When Early Claiming of Social Security Makes Sense
June 16, 2014 |
By Jeff Young
While much has been written and said to encourage people to consider claiming social security at Full Retirement Age (66-67) or even later, the question remains who should collect benefits as early as possible, age 62?
There are four scenarios where collecting social security at age 62 may make the most sense.
The first is obvious: a person needs the income for basic living expenses.
Second: a single (and not widowed or divorced.) Social Security is relatively accurate and fair from an actuarial point of view so the average single person would receive the same amount over his or her lifetime whenever they happen to begin to collect early or later.
Third: a single person who most likely will not live an average life span or is terminally ill.
Last: an early claim of social security is often a good alternative for the younger and lesser earning spouse. It is probable that the younger member of a couple will live longer, especially if it is the wife. She would assume the monthly benefit of the higher earner at her full retirement age if she were widowed.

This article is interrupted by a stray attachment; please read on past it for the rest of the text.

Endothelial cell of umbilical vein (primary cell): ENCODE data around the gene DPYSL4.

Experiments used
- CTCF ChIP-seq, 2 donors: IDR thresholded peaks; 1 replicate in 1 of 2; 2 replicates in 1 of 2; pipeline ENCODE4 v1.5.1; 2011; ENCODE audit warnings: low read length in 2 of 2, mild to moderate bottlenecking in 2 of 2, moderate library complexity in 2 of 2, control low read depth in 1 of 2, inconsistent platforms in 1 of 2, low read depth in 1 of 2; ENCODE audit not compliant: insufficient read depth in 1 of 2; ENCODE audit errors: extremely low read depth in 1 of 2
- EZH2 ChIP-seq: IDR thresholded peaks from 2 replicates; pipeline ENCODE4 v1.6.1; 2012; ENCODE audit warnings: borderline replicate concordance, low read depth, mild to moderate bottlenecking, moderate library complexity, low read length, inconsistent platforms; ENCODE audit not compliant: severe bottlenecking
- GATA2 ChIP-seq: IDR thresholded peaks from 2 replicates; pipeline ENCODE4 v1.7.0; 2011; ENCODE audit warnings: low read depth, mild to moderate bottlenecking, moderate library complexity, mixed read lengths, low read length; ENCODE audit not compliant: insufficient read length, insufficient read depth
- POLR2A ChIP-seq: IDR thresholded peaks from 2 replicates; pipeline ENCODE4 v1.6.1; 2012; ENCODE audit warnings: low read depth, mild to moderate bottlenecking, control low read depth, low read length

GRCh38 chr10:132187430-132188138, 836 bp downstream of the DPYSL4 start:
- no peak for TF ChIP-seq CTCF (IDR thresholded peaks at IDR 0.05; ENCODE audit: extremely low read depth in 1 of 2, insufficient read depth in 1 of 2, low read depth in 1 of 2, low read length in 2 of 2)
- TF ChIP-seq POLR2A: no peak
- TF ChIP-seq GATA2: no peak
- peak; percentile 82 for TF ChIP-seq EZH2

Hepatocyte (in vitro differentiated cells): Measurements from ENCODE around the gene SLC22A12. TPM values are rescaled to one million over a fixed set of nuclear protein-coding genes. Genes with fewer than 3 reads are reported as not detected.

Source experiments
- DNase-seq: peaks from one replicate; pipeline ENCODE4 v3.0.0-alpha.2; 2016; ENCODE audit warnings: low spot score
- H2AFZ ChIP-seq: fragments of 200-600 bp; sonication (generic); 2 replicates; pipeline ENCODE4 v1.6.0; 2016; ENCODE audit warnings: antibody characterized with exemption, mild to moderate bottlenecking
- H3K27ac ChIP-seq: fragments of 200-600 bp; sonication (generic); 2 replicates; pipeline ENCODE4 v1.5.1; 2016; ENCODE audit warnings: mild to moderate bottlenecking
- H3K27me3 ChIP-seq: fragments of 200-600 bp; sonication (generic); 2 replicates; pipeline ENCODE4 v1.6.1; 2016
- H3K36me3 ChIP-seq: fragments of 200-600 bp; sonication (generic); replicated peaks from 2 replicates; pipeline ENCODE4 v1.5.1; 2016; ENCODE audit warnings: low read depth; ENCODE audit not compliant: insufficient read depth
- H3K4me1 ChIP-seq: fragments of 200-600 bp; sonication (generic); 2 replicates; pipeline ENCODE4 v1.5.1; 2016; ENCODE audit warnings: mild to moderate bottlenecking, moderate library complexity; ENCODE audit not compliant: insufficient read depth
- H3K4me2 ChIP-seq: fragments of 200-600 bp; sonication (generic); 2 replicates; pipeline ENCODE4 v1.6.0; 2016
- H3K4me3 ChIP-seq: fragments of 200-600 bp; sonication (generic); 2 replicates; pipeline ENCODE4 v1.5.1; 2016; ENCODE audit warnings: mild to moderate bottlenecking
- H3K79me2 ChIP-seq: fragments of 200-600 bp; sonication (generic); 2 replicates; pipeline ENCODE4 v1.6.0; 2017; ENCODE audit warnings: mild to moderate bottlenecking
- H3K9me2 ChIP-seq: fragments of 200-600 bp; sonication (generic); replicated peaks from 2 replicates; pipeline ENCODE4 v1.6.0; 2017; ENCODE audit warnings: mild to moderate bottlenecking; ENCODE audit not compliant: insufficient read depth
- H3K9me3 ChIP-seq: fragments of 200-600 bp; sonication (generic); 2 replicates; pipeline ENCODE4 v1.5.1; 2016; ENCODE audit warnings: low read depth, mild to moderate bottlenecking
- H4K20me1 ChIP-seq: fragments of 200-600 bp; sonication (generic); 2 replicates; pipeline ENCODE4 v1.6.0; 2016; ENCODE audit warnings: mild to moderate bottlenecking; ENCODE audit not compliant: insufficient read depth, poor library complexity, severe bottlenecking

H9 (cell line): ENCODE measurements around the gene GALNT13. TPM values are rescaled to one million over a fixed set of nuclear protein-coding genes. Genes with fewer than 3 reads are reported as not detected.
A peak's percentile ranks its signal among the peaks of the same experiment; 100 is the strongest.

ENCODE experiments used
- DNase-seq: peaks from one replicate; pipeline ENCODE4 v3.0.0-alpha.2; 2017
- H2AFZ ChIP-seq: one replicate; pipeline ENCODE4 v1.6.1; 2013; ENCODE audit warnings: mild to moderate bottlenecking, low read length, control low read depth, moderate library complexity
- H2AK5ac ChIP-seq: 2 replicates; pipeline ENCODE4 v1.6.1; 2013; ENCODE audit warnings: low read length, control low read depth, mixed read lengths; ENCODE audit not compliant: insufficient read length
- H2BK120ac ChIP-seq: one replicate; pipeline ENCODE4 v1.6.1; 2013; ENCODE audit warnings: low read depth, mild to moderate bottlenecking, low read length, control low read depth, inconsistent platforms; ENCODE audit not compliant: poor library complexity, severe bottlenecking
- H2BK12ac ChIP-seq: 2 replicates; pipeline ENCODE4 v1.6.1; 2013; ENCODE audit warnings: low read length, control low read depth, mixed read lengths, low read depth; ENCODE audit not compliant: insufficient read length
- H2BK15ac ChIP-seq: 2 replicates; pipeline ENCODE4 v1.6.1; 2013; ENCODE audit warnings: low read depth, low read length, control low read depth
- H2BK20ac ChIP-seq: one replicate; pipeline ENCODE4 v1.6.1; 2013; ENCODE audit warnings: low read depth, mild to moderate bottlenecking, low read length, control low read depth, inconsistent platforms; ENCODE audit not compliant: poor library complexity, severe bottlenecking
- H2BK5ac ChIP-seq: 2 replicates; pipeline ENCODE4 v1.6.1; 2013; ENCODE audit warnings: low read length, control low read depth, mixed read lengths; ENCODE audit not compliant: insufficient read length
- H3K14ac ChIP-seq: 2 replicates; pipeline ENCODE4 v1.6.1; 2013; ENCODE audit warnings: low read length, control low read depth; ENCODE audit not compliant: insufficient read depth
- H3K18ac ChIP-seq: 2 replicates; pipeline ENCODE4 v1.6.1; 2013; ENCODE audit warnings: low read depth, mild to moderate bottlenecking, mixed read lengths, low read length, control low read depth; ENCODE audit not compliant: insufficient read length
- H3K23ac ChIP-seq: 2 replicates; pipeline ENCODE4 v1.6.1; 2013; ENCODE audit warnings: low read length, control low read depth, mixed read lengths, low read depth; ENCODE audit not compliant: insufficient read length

Keep in mind that an early claim has reduced benefits associated with it in addition to fewer opportunities for strategies that are available at full retirement age. There are also earnings restrictions that are considered.
If you are thinking of claiming social security early, take some time to determine if it really will benefit you overall.
Jeff Young is a financial planner for First Financial Equity Corporation in Scottsdale, AZ. He presents “Understanding the Basics of Social Security and Medicare” at the Arizona School of Real Estate and Business from 9-11:30 a.m. on the first Friday of each month (locations can vary.) He can be reached at email@example.com.